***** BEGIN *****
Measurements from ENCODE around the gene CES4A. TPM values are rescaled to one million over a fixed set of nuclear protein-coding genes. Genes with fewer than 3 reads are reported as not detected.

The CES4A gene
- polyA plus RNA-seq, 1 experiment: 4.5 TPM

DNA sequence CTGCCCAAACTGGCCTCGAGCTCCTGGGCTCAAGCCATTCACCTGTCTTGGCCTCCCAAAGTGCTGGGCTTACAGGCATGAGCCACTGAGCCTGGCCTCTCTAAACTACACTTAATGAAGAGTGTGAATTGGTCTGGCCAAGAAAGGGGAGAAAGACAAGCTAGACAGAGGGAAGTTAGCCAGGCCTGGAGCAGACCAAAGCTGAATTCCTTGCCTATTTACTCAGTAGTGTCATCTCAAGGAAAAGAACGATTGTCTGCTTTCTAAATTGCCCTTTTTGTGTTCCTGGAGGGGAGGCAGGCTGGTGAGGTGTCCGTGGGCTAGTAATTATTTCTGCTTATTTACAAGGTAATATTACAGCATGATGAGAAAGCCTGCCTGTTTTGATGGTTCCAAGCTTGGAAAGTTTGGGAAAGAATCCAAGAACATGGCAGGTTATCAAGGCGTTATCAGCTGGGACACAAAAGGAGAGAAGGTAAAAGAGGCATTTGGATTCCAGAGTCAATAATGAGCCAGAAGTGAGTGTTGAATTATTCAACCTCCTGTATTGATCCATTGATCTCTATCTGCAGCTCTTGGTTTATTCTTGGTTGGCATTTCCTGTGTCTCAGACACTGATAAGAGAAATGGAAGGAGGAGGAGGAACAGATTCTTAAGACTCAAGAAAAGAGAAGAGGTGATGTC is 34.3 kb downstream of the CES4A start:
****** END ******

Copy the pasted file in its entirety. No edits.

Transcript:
Measurements from ENCODE around the gene CES4A. TPM values are rescaled to one million over a fixed set of nuclear protein-coding genes. Genes with fewer than 3 reads are reported as not detected.

The CES4A gene
- polyA plus RNA-seq, 1 experiment: 4.5 TPM

DNA sequence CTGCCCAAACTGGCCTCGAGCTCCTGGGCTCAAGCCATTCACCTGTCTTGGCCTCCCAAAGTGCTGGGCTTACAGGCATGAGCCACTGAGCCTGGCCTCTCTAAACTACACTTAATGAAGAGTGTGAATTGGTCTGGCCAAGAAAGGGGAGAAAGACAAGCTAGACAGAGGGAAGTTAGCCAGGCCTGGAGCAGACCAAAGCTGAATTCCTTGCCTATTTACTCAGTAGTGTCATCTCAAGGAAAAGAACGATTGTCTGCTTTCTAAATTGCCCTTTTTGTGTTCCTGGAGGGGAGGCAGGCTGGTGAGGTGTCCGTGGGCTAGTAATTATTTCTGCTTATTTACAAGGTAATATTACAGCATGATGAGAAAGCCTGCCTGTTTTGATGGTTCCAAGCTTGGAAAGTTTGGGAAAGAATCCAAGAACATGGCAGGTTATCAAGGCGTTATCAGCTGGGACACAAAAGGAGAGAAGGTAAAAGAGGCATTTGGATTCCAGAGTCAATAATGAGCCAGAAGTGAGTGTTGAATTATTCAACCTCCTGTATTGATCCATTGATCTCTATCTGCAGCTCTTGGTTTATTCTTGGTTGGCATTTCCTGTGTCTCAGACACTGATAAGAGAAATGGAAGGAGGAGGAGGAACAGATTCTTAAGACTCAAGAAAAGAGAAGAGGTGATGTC is 34.3 kb downstream of the CES4A start: